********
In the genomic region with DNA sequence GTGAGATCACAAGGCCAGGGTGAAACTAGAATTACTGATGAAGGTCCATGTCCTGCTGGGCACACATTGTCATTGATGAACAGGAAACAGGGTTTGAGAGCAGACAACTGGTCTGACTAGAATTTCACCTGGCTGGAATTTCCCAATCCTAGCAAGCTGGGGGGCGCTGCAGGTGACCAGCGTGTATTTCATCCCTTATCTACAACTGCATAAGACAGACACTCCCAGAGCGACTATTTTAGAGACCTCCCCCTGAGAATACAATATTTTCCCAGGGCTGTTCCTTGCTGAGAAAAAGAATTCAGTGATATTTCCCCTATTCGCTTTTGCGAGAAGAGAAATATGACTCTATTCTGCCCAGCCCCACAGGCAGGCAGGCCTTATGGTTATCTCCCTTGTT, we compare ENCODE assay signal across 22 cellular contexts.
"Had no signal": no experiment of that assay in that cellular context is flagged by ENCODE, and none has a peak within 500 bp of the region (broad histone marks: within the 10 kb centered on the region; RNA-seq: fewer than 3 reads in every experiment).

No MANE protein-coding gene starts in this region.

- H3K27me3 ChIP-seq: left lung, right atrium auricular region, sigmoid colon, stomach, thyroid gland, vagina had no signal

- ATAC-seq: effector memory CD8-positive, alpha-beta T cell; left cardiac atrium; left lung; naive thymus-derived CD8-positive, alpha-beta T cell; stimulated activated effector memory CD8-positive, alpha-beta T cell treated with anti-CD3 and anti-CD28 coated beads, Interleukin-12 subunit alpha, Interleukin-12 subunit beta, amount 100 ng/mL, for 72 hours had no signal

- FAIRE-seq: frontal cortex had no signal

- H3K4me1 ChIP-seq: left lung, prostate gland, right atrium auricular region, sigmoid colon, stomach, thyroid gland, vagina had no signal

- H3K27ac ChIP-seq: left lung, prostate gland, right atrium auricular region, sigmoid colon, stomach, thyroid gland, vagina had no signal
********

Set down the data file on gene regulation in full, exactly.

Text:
In the genomic region with DNA sequence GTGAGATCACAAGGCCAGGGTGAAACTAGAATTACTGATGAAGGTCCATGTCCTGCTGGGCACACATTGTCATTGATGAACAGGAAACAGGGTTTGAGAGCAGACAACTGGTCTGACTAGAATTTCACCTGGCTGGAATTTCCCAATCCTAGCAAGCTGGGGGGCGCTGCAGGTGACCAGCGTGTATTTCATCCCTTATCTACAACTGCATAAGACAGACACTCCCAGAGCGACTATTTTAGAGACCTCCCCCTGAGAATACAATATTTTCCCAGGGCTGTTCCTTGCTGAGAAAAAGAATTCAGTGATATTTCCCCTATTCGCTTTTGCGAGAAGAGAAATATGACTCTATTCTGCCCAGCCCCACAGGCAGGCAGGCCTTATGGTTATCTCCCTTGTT, we compare ENCODE assay signal across 22 cellular contexts.
"Had no signal": no experiment of that assay in that cellular context is flagged by ENCODE, and none has a peak within 500 bp of the region (broad histone marks: within the 10 kb centered on the region; RNA-seq: fewer than 3 reads in every experiment).

No MANE protein-coding gene starts in this region.

- H3K27me3 ChIP-seq: left lung, right atrium auricular region, sigmoid colon, stomach, thyroid gland, vagina had no signal

- ATAC-seq: effector memory CD8-positive, alpha-beta T cell; left cardiac atrium; left lung; naive thymus-derived CD8-positive, alpha-beta T cell; stimulated activated effector memory CD8-positive, alpha-beta T cell treated with anti-CD3 and anti-CD28 coated beads, Interleukin-12 subunit alpha, Interleukin-12 subunit beta, amount 100 ng/mL, for 72 hours had no signal

- FAIRE-seq: frontal cortex had no signal

- H3K4me1 ChIP-seq: left lung, prostate gland, right atrium auricular region, sigmoid colon, stomach, thyroid gland, vagina had no signal

- H3K27ac ChIP-seq: left lung, prostate gland, right atrium auricular region, sigmoid colon, stomach, thyroid gland, vagina had no signal